Profit Minded

Short- and long-term cash access strategies for small biz

A recent Profit Minded post featured our conversation with Jay DesMarteau, head of small business banking at TD Bank, about how small business owners can face down financial stress with a real-world financial plan. Here, in part two of our interview, DesMarteau shares advice for accessing capital when you need it. He offers tips for setting yourself up to get through temporary periods when expenses outweigh revenues, as well as for planning for long-term growth.

Following DesMarteau's earlier advice for putting a financial plan in place will help you identify the gaps in your business cycle—whether they be week-long or month-long intervals—when you will not have enough income to cover your costs. "These are times when you don't have money coming from customers on the revenue side but your expenses are still there," DesMarteau says. "You have to pay employees, and you might have to buy inventory that takes time to convert into a product you can sell."

Of course, business owners can eradicate a lot of stress by being prepared for those times. DesMarteau points to three ways to do that.

1. A cash reserve. It might sound obvious, but for some businesses, just a savings account can carry the business through those gap periods. DesMarteau points out, "When you're doing your model, be sure your cash balance doesn't go below zero."

2. A line of credit. Just as homeowners can get lines of credit against their homes, a business owner can establish a line of credit against the business. "You can call up your banker and say, 'I need $10,000 deposited today to my account,' and you can write checks on that account right away," DesMarteau says. "You don't pay anything when the balance is zero, and you draw on it as needed. The balance of your loan is there till you pay it back."

DesMarteau warns, however, that because lines of credit are tied to your business credit, you're going to need at least a two- or three-year record to demonstrate to the bank that your business income is greater than your expenses. "If you don't have that it's difficult to get a line of credit," he says. "This is designed for more established businesses."

3. A Small Business Administration loan. If you haven't been in business long enough or if you're in the process of rectifying some operational issues, then an SBA loan may help you out, DesMarteau suggests. Applying for one, he says, is no different than applying for a line of credit. "Just come in to the bank and say you need a line of credit." Most banks, he says, will help you figure out which you qualify for.

Once you've covered your short-term financial gaps, DesMarteau says you can turn your attention to shoring up longer-term capital and to strategizing to realize your business goals. Here are three more things to consider:

1. Improve the terms of your debt. Interest rates, as everyone knows, are currently excellent, DesMarteau says. Is a vehicle part of your business? Do you own business real estate? "By refinancing, you can really save yourself a lot of money," he says. "Talk to people about ways to restructure the terms and interest rates to minimize your payments."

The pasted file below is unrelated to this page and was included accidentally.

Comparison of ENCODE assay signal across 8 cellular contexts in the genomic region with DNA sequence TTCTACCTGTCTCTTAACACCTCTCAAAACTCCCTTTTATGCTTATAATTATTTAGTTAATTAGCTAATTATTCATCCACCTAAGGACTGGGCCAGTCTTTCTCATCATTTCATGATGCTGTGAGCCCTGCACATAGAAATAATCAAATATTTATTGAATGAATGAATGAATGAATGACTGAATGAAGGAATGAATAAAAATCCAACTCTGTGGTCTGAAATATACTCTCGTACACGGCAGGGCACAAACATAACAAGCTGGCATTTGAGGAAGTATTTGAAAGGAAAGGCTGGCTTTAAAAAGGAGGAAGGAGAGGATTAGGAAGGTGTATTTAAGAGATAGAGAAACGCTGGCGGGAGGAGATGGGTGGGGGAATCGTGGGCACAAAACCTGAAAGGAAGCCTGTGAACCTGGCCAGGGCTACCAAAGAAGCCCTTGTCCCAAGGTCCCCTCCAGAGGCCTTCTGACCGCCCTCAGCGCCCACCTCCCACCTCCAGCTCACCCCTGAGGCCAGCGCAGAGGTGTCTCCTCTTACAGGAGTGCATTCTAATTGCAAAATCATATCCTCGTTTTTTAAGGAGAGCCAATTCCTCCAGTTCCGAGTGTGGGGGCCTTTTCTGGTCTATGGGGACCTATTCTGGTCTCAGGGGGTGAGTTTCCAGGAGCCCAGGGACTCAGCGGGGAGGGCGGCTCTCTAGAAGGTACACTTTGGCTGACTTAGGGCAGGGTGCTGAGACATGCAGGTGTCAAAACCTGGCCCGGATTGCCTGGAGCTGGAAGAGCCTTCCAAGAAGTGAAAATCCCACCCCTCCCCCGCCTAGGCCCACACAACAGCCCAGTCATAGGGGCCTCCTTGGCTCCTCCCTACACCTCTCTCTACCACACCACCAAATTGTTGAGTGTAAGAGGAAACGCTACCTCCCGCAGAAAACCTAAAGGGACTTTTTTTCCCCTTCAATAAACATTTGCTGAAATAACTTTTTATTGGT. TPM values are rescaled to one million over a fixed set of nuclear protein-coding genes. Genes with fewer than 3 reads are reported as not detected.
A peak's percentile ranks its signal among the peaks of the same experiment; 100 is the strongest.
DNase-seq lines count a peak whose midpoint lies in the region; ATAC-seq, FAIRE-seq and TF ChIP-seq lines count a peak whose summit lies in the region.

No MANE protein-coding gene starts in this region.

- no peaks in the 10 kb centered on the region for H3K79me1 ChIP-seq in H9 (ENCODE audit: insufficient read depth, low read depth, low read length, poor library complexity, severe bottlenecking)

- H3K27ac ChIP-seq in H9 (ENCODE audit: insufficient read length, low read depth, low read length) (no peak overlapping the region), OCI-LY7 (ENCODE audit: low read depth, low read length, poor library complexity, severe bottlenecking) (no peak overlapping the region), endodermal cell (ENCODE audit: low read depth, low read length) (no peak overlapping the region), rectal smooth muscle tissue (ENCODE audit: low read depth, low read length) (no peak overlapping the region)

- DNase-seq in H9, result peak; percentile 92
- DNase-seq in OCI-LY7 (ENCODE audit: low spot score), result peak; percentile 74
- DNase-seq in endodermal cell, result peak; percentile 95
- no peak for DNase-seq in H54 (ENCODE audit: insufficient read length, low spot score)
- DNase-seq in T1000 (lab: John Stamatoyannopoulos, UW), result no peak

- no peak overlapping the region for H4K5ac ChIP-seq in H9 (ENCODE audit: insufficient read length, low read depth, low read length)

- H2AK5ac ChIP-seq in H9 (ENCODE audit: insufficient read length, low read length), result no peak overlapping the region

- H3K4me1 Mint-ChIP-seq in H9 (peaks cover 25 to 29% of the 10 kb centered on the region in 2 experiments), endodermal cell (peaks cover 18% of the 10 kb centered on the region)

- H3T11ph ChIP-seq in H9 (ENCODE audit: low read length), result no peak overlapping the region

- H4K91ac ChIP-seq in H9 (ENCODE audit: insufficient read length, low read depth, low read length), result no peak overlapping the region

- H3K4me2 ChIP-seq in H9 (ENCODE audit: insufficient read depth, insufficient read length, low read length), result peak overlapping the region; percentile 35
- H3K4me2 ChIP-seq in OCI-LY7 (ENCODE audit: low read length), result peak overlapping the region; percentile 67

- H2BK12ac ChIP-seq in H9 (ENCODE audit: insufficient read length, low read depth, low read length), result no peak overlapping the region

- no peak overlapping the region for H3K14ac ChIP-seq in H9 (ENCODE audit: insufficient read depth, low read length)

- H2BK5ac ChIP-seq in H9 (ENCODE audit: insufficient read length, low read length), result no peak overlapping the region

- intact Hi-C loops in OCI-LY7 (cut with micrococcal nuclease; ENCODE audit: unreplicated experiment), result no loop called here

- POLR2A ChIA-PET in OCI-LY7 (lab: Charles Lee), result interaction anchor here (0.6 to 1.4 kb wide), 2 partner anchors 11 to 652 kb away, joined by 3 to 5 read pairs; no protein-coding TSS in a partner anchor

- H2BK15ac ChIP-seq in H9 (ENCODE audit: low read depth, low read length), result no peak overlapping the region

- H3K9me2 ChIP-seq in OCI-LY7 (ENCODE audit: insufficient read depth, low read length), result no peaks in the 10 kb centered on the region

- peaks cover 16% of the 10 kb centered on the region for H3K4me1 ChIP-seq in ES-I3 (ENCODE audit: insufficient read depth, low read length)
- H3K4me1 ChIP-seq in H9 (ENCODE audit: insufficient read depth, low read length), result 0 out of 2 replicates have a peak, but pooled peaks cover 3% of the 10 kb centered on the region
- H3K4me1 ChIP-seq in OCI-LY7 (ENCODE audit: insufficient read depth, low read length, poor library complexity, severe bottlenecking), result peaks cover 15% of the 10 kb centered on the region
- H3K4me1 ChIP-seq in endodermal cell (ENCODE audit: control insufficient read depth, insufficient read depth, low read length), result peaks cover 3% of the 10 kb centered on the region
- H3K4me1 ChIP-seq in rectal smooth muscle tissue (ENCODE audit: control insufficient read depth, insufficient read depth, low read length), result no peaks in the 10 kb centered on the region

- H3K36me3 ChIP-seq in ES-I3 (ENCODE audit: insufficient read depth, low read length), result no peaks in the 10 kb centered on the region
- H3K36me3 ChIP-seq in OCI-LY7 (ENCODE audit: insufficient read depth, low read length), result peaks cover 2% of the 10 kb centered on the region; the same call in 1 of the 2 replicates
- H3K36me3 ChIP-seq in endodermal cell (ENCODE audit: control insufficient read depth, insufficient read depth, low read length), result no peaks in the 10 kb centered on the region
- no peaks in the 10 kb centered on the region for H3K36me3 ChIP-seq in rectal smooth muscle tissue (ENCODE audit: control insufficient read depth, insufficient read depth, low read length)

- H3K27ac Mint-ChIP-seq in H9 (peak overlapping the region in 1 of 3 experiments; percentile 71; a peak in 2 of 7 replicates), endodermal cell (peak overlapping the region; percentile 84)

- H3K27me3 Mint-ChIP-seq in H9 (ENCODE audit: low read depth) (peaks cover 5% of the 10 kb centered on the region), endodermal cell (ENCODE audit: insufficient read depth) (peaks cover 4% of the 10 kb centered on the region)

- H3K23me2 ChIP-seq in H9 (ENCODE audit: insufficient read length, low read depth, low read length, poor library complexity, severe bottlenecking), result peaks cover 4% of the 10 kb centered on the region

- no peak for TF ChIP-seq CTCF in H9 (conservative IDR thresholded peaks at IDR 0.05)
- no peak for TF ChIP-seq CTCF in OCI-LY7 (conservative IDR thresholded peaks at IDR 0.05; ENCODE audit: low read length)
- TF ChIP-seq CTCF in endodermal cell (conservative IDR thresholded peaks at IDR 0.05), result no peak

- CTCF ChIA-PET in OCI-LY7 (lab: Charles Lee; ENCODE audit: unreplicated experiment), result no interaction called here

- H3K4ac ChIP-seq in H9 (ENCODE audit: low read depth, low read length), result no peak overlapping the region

What if you don't have the credit rating to get approved for a refinanced loan right now? "The Fed has said it will keep rates suppressed through 2014, and most economists I read and hear from are saying it will probably be 2015, so you have a good window of time to refinance," DesMarteau says. He suggests checking in with your banker every quarter or 6 months to see if they dynamics have changed.

That being said, "Don't go to the bank today to find out if you're credit worthy if you need the money tomorrow," DesMarteau adds. "It's like going to a doctor. Talk to your banker every 6 or 12 months about how credit-worthy you are. As you're thinking through your dreams and how you want to grow, talk that over with your banker to figure out the right strategy."

2. Take equity from a refinancing to grow your business. "It's another way to get capital," DesMarteau says, "but make sure you have a working capital purpose for it." If you only need short-term revenue or to tie in your expenses a little more cleanly, refer to one of those first three short-term options, not a mortgage refinance. But if you want to take say, but another truck for your business, consider rolling that into a refinanced mortgage for a lower interest rate.

3. Keep costs down while establishing your revenue line. As many as half of all businesses fail in the first year, DesMarteau points out. "If you get through that second year you're more likely to make it." Banks look more favorably on a business that has survived two years. Therefore, he says, "If you've just started out, ask yourself, 'How do I keep my cost base low while I establish my revenue line?'" Try out a temp before you lock in a full-time employee, or find other ways to test the water to increase your odds of survival, he suggests.

"I see a lot of businesses get overambitious. They think the revenue is going to come," DesMarteau says. "They think, 'build it and it will come,' but it doesn't come, or it doesn't come at the magnitude and at the speed at which they thought it would." Your expenses are there every month, and getting people to switch product or buy into your brand might take longer than you thought. His best advice to keep your financial stress at bay: "Prove the revenue line before you take on a lot of cost."

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